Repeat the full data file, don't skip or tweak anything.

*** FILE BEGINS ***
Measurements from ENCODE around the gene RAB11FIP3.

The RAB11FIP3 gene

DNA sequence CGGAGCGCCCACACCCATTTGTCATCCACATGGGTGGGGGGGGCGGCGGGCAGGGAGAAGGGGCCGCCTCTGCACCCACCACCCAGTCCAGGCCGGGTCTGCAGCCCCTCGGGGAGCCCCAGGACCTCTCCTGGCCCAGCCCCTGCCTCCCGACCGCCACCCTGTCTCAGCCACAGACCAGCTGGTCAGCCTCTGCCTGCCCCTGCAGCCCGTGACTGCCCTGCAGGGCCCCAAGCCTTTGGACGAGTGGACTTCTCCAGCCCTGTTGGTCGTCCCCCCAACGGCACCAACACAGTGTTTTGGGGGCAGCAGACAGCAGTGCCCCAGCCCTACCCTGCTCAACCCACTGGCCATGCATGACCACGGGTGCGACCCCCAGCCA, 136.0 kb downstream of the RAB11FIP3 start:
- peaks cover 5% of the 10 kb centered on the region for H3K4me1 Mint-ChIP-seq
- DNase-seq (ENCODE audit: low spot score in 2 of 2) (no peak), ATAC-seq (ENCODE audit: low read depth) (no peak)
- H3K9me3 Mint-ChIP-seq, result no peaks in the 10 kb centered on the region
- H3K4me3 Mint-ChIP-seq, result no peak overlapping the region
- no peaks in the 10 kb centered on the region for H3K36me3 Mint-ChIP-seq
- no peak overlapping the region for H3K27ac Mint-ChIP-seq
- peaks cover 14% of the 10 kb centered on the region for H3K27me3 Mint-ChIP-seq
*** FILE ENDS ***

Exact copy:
Measurements from ENCODE around the gene RAB11FIP3.

The RAB11FIP3 gene

DNA sequence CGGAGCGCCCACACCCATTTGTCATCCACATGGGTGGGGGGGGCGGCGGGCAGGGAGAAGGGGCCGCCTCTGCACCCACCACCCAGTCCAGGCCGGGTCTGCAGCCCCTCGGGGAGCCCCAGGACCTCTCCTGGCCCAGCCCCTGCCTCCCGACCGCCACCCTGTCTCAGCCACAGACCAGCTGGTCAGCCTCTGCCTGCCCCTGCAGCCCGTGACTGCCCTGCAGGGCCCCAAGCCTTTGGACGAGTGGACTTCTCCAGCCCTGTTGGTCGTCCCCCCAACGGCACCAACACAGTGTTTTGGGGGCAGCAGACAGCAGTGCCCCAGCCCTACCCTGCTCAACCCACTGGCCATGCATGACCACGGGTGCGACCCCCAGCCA, 136.0 kb downstream of the RAB11FIP3 start:
- peaks cover 5% of the 10 kb centered on the region for H3K4me1 Mint-ChIP-seq
- DNase-seq (ENCODE audit: low spot score in 2 of 2) (no peak), ATAC-seq (ENCODE audit: low read depth) (no peak)
- H3K9me3 Mint-ChIP-seq, result no peaks in the 10 kb centered on the region
- H3K4me3 Mint-ChIP-seq, result no peak overlapping the region
- no peaks in the 10 kb centered on the region for H3K36me3 Mint-ChIP-seq
- no peak overlapping the region for H3K27ac Mint-ChIP-seq
- peaks cover 14% of the 10 kb centered on the region for H3K27me3 Mint-ChIP-seq